Molecular Adaptations in the Endogenous Opioid System in Human and Rodent Brain
2013 (English)Doctoral thesis, comprehensive summary (Other academic)
The aims of the thesis were to examine i) whether the endogenous opioid system (EOS) is lateralized in human brain areas involved in processing of emotions and pain; ii) whether EOS responses to unilateral brain injury depend on side of lesion, and iii) whether in human alcoholics, this system is involved in molecular adaptations in brain areas relevant for cognitive control of addictive behavior and habit formation.
The main findings were that (1) opioid peptides but not opioid receptors and classic neurotransmitters are markedly lateralized in the anterior cingulate cortex involved in processing of positive and negative emotions and affective component of pain. The region-specific lateralization of neuronal networks expressing opioid peptides may underlie in part lateralization of higher functions in the human brain including emotions and pain. (2) Analysis of the effects of traumatic brain injury (TBI) demonstrated predominant alteration of dynorphin levels in the hippocampus ipsilateral to the injury, while injury to the right hemisphere affected dynorphin levels in the striatum and frontal cortex to a greater extent than that to the left hemisphere. Thus, trauma reveals a lateralization in the mechanisms mediating the response of dynorphin expressing neuronal networks in the brain. These networks may differentially mediate effects of left or right brain injury on lateralized brain functions. (3) In human alcoholics, the enkephalin and dynorphin systems were found to be downregulated in the caudate nucleus and / or putamen that may underlie in part changes in goal directed behavior and formation of a compulsive habit in alcoholics. In contrast to downregulation in these areas, PDYN mRNA and dynorphins in dorsolateral prefrontal cortex, k-opioid receptor mRNA in orbitofrontal cortex, and dynorphins in hippocampus were upregulated in alcoholics. Activation of the k-opioid receptor by upregulated dynorphins may underlie in part neurocognitive dysfunctions relevant for addiction and disrupted inhibitory control.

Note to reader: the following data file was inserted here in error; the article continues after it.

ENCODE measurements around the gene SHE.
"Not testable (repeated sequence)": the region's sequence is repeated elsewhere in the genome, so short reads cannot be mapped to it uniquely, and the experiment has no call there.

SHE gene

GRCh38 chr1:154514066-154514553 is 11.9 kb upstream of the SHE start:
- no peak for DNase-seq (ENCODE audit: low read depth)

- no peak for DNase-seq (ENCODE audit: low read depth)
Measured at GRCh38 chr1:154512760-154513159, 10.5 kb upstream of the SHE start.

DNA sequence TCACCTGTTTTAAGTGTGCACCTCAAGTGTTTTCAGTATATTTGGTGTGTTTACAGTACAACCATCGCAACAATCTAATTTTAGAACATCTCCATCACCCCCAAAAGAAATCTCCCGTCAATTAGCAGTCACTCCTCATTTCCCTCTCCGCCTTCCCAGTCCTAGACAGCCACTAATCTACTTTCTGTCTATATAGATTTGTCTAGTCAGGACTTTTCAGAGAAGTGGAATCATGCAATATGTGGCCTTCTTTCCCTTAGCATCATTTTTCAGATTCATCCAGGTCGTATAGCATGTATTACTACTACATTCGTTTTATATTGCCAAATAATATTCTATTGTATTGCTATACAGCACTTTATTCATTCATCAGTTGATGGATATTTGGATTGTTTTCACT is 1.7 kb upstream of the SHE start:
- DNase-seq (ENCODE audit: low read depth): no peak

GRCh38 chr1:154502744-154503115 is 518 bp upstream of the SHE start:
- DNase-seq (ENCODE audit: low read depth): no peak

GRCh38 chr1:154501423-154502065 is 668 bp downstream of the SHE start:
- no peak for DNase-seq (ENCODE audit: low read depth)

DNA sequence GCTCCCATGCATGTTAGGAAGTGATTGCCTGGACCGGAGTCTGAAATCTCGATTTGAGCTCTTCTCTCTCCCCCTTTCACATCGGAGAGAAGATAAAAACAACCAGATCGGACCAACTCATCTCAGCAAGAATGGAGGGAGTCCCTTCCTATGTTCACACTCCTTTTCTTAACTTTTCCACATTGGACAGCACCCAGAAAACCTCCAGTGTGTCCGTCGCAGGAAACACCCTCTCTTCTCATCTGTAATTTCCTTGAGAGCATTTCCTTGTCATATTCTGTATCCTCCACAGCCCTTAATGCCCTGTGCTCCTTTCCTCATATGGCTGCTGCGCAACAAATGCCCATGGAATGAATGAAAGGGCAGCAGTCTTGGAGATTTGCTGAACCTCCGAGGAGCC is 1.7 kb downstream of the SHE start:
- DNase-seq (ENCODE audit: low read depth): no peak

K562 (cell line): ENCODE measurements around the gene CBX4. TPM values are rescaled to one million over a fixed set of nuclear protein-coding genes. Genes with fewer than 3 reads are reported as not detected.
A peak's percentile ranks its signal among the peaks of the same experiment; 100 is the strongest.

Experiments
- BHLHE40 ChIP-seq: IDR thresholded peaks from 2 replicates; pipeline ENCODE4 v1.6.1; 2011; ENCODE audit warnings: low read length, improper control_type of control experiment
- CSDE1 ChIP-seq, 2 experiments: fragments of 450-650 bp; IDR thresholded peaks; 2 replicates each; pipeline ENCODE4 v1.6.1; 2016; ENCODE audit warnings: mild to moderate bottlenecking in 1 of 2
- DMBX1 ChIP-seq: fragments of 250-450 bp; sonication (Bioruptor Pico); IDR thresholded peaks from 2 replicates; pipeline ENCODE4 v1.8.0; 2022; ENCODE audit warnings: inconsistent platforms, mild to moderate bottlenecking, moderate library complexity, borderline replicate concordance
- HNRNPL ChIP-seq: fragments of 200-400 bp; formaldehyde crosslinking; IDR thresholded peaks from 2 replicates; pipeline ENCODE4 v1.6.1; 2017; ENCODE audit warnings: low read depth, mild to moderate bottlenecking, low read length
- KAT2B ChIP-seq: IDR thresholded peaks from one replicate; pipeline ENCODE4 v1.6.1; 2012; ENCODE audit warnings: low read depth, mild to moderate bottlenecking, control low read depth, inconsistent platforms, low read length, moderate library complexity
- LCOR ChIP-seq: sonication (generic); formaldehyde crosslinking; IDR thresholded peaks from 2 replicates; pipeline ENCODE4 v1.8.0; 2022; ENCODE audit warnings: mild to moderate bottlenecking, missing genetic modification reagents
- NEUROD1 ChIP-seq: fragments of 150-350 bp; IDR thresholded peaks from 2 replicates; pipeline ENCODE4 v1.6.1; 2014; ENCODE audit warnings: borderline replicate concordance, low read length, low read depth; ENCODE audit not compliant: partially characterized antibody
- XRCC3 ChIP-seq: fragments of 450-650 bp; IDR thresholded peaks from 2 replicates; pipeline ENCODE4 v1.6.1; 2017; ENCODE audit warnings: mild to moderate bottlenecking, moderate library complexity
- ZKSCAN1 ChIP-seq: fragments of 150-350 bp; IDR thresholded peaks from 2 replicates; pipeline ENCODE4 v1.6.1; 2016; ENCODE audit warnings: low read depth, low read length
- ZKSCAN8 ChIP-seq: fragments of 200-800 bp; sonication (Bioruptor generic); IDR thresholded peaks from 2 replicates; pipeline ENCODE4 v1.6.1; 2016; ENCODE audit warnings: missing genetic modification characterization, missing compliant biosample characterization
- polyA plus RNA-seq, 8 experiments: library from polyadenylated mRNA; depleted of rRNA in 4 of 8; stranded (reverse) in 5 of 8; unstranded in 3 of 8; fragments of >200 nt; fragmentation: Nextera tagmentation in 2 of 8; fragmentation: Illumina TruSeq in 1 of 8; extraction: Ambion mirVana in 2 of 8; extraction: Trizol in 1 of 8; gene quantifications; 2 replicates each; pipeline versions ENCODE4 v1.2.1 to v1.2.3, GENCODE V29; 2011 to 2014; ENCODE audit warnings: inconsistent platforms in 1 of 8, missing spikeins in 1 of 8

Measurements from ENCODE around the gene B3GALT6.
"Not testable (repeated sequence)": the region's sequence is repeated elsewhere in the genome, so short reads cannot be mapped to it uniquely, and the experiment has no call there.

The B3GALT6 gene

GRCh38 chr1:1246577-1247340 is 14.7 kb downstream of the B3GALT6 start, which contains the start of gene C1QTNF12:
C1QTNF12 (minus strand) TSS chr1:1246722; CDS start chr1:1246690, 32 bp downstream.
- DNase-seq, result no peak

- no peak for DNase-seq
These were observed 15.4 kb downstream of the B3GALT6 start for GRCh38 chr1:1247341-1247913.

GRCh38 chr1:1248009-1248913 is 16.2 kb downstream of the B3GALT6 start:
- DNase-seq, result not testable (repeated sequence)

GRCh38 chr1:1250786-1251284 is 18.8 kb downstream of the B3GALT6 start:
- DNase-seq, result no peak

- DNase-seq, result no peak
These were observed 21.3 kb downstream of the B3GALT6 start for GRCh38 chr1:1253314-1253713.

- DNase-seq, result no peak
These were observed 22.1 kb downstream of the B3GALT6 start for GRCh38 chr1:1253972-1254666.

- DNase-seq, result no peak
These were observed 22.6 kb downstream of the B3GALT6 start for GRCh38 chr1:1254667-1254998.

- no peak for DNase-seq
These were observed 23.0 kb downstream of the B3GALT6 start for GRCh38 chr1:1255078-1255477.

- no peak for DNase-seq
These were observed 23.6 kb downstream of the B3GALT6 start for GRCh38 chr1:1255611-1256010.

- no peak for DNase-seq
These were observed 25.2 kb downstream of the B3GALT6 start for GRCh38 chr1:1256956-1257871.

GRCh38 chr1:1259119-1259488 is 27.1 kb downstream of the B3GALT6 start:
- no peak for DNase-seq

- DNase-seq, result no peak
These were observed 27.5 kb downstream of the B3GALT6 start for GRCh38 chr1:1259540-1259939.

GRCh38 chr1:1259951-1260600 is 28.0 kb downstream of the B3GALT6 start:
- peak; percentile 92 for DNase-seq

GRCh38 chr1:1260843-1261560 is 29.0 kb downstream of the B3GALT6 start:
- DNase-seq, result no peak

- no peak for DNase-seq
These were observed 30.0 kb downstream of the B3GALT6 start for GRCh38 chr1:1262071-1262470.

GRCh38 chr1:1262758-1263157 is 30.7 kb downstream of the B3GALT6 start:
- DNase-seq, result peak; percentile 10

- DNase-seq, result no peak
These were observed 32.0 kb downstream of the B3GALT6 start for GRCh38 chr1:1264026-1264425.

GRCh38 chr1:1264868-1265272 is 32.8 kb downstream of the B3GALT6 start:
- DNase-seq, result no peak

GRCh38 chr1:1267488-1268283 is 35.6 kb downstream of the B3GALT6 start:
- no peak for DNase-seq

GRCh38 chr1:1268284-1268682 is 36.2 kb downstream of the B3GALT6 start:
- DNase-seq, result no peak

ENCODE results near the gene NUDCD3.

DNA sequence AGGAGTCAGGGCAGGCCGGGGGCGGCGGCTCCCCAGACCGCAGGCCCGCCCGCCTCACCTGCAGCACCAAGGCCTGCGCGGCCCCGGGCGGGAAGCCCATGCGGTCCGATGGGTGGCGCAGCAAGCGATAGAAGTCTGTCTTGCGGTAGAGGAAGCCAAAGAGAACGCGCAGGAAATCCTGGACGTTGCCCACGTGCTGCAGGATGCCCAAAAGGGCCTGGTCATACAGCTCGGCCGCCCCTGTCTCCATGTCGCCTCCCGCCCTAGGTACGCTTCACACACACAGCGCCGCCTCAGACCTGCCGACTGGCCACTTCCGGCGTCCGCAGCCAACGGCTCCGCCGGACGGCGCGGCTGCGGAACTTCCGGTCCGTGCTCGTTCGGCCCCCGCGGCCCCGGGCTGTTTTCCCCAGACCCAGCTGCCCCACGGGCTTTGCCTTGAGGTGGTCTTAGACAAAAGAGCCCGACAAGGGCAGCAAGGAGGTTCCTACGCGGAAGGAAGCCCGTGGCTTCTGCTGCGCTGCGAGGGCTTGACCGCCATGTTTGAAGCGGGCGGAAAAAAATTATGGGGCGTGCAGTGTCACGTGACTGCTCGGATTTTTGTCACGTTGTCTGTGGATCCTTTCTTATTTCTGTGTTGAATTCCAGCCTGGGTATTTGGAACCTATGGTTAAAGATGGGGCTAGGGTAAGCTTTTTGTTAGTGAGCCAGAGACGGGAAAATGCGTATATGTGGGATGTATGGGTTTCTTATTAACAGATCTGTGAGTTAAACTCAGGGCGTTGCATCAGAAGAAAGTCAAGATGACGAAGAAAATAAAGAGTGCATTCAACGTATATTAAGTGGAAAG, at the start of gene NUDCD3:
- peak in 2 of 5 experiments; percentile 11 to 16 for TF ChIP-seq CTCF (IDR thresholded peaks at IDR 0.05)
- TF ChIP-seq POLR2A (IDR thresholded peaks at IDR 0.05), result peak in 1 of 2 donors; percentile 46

We conclude that the EOS exhibits region-specific lateralization in human brain and brain-area specific lateralized response after unilateral TBI in mice; and that the EOS is involved in adaptive processes associated with specific aspects of alcohol dependence.
Place, publisher, year, edition, pages
Uppsala: Acta Universitatis Upsaliensis, 2013. , 58 p.
Digital Comprehensive Summaries of Uppsala Dissertations from the Faculty of Pharmacy, ISSN 1651-6192 ; 174
Endogenous Opioid System, Dynorphins, Lateralization, Alcohol Dependence, Emotions, Traumatic Brain Injury, Anterior Cingulate Cortex, Dorsal Striatum
Research subject Neuroscience
IdentifiersURN: urn:nbn:se:uu:diva-205133ISBN: 978-91-554-8729-4OAI: oai:DiVA.org:uu-205133DiVA: diva2:640845
2013-09-30, C8:305, Husargatan 3, BMC, Uppsala University, Uppsala, 13:30 (English)
Hansson, Anita, Senior Scientist
Bakalkin, Georgy, Professor
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